If John Kerry is the answer, what is the question?
By William Blum
Of all the issues that the presidential campaign will revolve around, none is more important to me than foreign policy. I say this not because that is my area of specialty, but because the bombings, invasions, coups d’état, depleted uranium, and other horrors that are built into United States foreign policy regularly bring to the people of the world much more suffering and despair than any American domestic policy does at home. I do not yearn for “anybody but Bush”. I yearn for a president who will put an end to Washington’s interminable indecent interventions against humanity. This is, moreover, the only way to end the decades-long hatred that has spawned so many anti-American terrorists.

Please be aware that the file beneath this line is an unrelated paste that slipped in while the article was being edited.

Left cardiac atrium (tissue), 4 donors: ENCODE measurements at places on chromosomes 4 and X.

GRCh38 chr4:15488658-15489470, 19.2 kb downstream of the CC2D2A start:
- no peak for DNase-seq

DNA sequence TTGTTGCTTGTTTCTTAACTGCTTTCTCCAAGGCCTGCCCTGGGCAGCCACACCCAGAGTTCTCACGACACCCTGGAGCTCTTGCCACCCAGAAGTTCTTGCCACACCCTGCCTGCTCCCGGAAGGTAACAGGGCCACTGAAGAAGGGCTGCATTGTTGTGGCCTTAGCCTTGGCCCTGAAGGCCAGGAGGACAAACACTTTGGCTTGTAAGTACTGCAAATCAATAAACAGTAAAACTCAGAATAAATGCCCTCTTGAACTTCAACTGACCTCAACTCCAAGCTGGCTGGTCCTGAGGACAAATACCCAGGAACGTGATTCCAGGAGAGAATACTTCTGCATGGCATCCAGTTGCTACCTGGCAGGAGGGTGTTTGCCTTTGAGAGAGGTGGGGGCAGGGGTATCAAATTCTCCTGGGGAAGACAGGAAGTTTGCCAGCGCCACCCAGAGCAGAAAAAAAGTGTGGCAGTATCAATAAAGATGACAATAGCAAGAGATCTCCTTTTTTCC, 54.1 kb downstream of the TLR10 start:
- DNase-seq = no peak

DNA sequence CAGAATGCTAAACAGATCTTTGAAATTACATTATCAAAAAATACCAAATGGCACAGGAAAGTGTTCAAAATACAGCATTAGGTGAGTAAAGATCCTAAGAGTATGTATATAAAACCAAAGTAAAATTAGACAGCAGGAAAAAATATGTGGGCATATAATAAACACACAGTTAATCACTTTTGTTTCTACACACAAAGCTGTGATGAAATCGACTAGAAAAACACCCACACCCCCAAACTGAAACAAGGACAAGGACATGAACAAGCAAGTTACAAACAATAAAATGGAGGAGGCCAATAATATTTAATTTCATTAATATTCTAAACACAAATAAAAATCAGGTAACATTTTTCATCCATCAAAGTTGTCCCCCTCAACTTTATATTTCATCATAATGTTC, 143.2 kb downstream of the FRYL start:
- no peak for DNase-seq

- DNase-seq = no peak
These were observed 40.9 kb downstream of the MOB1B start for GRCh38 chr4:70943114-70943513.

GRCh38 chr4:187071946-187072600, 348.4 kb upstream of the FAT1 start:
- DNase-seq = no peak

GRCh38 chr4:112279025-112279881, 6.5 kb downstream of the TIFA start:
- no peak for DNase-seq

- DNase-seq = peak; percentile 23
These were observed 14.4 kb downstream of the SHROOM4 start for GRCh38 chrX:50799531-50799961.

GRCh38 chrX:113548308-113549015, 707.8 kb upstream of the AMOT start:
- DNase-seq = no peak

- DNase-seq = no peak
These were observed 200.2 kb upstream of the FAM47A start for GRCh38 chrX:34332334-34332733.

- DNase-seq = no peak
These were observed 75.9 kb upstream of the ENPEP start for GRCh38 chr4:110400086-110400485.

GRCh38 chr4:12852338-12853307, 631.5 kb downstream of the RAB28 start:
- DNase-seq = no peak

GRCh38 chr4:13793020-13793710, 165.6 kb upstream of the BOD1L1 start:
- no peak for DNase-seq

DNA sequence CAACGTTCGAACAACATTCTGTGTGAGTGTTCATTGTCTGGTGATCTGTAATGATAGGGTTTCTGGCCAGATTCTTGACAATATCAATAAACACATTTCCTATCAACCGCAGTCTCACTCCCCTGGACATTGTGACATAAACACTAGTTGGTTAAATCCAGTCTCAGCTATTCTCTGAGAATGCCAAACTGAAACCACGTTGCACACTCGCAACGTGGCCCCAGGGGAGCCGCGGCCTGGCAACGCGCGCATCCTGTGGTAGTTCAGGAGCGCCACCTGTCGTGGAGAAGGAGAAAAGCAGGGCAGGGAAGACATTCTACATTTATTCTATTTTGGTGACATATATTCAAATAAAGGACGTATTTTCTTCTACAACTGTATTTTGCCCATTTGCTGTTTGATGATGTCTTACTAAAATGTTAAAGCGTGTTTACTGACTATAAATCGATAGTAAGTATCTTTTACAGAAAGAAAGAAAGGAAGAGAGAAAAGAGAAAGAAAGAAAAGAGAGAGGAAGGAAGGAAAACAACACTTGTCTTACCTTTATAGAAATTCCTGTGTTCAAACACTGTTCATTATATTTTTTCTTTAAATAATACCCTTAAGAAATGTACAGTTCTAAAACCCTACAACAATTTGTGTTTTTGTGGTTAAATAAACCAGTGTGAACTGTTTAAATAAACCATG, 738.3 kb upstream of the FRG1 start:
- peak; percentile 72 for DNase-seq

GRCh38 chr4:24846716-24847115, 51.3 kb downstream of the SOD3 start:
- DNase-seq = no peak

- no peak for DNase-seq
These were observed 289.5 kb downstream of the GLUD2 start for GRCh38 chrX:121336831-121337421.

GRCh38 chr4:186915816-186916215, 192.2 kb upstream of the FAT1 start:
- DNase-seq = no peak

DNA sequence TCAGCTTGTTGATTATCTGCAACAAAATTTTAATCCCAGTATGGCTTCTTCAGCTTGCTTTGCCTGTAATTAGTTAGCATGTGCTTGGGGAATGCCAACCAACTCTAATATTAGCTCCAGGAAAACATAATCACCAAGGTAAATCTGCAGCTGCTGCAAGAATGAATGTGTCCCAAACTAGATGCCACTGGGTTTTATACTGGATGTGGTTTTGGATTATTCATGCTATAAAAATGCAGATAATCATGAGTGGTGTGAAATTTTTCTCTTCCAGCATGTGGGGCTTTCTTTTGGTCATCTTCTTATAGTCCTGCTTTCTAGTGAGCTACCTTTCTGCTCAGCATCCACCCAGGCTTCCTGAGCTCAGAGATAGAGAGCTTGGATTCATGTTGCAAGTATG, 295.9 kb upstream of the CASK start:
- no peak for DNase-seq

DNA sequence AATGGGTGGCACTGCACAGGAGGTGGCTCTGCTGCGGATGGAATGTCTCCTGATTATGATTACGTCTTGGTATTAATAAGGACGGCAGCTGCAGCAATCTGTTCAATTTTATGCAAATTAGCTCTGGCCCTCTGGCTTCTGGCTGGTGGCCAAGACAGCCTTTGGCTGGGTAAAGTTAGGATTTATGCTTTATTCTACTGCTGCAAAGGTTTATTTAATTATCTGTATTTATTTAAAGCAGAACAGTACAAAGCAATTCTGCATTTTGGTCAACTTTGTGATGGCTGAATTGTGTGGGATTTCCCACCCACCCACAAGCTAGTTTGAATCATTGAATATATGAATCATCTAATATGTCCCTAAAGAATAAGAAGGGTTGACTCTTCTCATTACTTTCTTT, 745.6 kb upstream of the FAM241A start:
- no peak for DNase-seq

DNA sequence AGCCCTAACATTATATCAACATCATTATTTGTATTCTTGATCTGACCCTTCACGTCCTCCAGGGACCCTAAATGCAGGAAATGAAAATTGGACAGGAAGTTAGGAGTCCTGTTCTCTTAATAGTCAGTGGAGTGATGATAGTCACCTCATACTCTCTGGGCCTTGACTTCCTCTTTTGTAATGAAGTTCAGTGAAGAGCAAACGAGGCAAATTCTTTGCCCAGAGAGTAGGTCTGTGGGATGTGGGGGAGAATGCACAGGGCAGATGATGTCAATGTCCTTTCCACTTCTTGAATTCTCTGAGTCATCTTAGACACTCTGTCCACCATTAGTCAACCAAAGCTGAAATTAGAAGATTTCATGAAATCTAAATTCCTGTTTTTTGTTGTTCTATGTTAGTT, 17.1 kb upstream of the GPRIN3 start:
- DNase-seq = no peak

So desperate am I to have the chance to vote for someone like that, that a few days ago I allowed myself to feel a bit buoyed when John Kerry, in response to a question about the situation in Haiti, said that the Bush administration “has a theological and ideological hatred for Aristide” which has led to the administration “empowering” the rebels. 1 To me that remark revealed a significant nuance of understanding of the world of US foreign policy that rarely makes it to the lips of an American politician. Could it be, I wondered, that Kerry is actually a cut or two above prevailing wisdom and rhetoric on such matters? (I must point out that, holding little expectation, I seldom closely follow who’s who amongst establishment politicians, so until very recently I knew almost nothing specific about Kerry; in fact, I only just learned to distinguish him from Bob Kerrey, former senator from Nebraska.)
As it happens, the next day Kerry delivered a talk entirely about his views on foreign policy, particularly about the war on terrorism. 2 And my heart lost its buoyancy.
He called for an increase of “40,000 active-duty Army troops” – not exactly the kind of relief our shell-shocked world hungers for.